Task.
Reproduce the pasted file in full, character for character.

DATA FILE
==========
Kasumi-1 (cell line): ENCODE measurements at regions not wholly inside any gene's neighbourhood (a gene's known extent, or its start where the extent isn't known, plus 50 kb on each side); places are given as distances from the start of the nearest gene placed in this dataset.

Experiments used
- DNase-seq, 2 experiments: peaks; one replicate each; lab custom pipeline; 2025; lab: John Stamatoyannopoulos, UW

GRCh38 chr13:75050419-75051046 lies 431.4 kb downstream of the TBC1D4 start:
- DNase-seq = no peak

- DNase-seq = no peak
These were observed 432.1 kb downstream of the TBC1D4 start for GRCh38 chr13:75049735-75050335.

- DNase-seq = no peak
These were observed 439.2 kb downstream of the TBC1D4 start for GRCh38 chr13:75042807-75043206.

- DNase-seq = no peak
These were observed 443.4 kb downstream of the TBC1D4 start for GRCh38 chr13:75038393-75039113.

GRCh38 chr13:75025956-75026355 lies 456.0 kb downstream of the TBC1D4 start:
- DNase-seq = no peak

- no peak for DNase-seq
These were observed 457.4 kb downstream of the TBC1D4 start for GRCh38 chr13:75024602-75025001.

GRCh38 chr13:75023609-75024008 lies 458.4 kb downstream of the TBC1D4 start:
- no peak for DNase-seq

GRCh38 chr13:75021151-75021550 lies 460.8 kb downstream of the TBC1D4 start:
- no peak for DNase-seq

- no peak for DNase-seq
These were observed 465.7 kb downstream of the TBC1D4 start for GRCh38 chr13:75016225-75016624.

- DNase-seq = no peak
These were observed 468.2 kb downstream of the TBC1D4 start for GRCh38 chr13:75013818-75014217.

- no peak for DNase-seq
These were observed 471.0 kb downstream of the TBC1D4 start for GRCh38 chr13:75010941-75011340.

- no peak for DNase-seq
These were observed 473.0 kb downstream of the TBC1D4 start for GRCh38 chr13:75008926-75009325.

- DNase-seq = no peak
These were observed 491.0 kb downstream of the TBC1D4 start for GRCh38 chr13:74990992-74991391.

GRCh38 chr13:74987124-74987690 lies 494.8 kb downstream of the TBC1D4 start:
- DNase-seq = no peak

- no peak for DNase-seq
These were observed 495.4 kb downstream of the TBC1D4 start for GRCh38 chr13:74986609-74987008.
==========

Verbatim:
Kasumi-1 (cell line): ENCODE measurements at regions not wholly inside any gene's neighbourhood (a gene's known extent, or its start where the extent isn't known, plus 50 kb on each side); places are given as distances from the start of the nearest gene placed in this dataset.

Experiments used
- DNase-seq, 2 experiments: peaks; one replicate each; lab custom pipeline; 2025; lab: John Stamatoyannopoulos, UW

GRCh38 chr13:75050419-75051046 lies 431.4 kb downstream of the TBC1D4 start:
- DNase-seq = no peak

- DNase-seq = no peak
These were observed 432.1 kb downstream of the TBC1D4 start for GRCh38 chr13:75049735-75050335.

- DNase-seq = no peak
These were observed 439.2 kb downstream of the TBC1D4 start for GRCh38 chr13:75042807-75043206.

- DNase-seq = no peak
These were observed 443.4 kb downstream of the TBC1D4 start for GRCh38 chr13:75038393-75039113.

GRCh38 chr13:75025956-75026355 lies 456.0 kb downstream of the TBC1D4 start:
- DNase-seq = no peak

- no peak for DNase-seq
These were observed 457.4 kb downstream of the TBC1D4 start for GRCh38 chr13:75024602-75025001.

GRCh38 chr13:75023609-75024008 lies 458.4 kb downstream of the TBC1D4 start:
- no peak for DNase-seq

GRCh38 chr13:75021151-75021550 lies 460.8 kb downstream of the TBC1D4 start:
- no peak for DNase-seq

- no peak for DNase-seq
These were observed 465.7 kb downstream of the TBC1D4 start for GRCh38 chr13:75016225-75016624.

- DNase-seq = no peak
These were observed 468.2 kb downstream of the TBC1D4 start for GRCh38 chr13:75013818-75014217.

- no peak for DNase-seq
These were observed 471.0 kb downstream of the TBC1D4 start for GRCh38 chr13:75010941-75011340.

- no peak for DNase-seq
These were observed 473.0 kb downstream of the TBC1D4 start for GRCh38 chr13:75008926-75009325.

- DNase-seq = no peak
These were observed 491.0 kb downstream of the TBC1D4 start for GRCh38 chr13:74990992-74991391.

GRCh38 chr13:74987124-74987690 lies 494.8 kb downstream of the TBC1D4 start:
- DNase-seq = no peak

- no peak for DNase-seq
These were observed 495.4 kb downstream of the TBC1D4 start for GRCh38 chr13:74986609-74987008.